The New York State Athletic Commission, which regulates no athletics other than boxing and wrestling, took another hit this week when the New York State Inspector General’s Office issued a scathing 48-page report assailing the commission for numerous lapses in judgment. This was hardly the first time the 96-year-old agency was raked over the coals, nor will it be the last. The NYSAC has scant chance of getting its house in order so long as it remains a vessel for political patronage.
The genesis for the latest report was the tragic November 2, 2013 fight at Madison Square Garden between heavyweights Magomed Abdusalamov and Mike Perez. Abdusalamov left the ring on his own power after losing the decision, but back in his dressing room it soon became evident that something was seriously wrong. He would be transported to the hospital in a taxi, rather than in one of the ambulances waiting outside the arena. No one had thought to brief his handlers on how to proceed in the event of an emergency. Today Abdusalamov, who had surgery to remove a blood clot on his brain, requires around-the-clock care. Lawsuits have been filed on behalf of his wife and three young daughters.
The study concluded that several ring physicians were guilty of misfeasance, as was the inspector assigned to the boxer. The Inspector General’s report also came down hard on commission chairman Tom Hoover although the tragedy did not occur on his watch but that of his predecessor, Melvina Lathan. Commissioner Hoover, it was learned, arranged credentials for friends and relatives so that they could attend matches for free and greased the skids for a friend who applied for a position with The New York State Athletic Commission for which he was totally unqualified. Within hours after the report was released, Hoover resigned.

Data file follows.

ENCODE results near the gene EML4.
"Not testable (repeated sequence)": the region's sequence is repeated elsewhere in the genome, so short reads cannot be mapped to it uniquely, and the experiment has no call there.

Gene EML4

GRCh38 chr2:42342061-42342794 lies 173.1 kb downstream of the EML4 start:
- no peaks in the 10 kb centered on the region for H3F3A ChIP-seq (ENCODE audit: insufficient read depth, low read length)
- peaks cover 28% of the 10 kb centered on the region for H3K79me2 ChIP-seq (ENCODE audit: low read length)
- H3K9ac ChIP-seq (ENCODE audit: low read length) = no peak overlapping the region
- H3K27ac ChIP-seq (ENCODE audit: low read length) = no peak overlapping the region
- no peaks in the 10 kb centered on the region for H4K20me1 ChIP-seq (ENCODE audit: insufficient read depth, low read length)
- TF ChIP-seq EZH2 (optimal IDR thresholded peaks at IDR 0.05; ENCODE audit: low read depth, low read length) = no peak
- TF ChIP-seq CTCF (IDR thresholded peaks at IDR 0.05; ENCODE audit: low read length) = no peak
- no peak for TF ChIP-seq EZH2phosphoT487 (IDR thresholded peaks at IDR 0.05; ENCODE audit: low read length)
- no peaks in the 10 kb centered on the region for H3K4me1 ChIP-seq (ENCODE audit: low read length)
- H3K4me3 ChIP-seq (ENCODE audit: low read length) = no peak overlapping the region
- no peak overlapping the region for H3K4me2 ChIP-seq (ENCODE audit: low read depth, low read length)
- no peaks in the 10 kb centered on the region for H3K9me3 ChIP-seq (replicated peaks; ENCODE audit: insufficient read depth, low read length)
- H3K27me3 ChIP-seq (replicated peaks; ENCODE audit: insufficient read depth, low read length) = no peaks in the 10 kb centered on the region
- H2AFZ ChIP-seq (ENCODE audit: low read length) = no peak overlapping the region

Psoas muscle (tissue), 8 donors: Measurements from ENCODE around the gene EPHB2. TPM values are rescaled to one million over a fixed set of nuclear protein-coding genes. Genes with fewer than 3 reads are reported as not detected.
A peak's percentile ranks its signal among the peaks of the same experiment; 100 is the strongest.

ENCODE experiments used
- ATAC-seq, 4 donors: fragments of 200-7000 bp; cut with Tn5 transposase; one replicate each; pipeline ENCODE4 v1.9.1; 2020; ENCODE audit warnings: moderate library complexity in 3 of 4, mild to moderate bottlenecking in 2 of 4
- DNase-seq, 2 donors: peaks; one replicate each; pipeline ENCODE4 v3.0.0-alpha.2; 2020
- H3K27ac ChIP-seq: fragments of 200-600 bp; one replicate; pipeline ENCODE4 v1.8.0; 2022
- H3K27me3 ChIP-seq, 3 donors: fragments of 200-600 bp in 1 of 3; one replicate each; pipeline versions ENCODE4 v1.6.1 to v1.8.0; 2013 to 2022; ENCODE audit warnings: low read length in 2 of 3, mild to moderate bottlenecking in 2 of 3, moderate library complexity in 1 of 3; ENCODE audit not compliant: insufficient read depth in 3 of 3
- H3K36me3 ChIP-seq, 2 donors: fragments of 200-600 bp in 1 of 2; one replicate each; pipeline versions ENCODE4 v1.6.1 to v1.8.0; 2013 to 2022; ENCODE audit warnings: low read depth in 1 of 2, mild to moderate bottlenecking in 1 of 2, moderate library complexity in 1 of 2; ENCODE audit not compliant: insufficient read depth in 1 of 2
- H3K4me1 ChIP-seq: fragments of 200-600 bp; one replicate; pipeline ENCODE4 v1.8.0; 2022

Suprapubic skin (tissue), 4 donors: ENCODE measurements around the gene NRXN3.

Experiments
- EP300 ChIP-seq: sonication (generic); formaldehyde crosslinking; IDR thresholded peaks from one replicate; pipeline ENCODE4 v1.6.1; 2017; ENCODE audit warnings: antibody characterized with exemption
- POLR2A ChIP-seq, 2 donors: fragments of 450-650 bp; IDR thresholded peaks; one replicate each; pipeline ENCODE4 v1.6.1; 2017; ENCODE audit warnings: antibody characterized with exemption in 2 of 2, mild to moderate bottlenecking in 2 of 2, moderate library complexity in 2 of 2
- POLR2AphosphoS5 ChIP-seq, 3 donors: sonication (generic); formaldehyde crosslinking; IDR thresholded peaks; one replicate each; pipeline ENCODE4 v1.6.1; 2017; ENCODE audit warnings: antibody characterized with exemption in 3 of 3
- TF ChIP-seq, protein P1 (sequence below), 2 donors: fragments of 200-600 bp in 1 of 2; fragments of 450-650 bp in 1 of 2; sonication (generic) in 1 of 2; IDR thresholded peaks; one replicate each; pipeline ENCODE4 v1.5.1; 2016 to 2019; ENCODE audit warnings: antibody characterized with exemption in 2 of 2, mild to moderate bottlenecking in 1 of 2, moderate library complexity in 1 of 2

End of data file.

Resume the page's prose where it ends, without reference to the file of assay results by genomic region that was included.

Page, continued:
The New York State Athletic Commission
There was a boxing commission in New York way back when – back when the sport was restricted to private clubs — but the agency was abolished and then reborn in 1920. From the beginning, power was vested in the hands of a three-member panel, the members of who were appointed by the Governor. And from the beginning, some of the decisions made by the panel were head-scratchers. Prominent sportswriter W.O. McGeehan had a pet name for the trio. He called them the Three Dumb Dukes.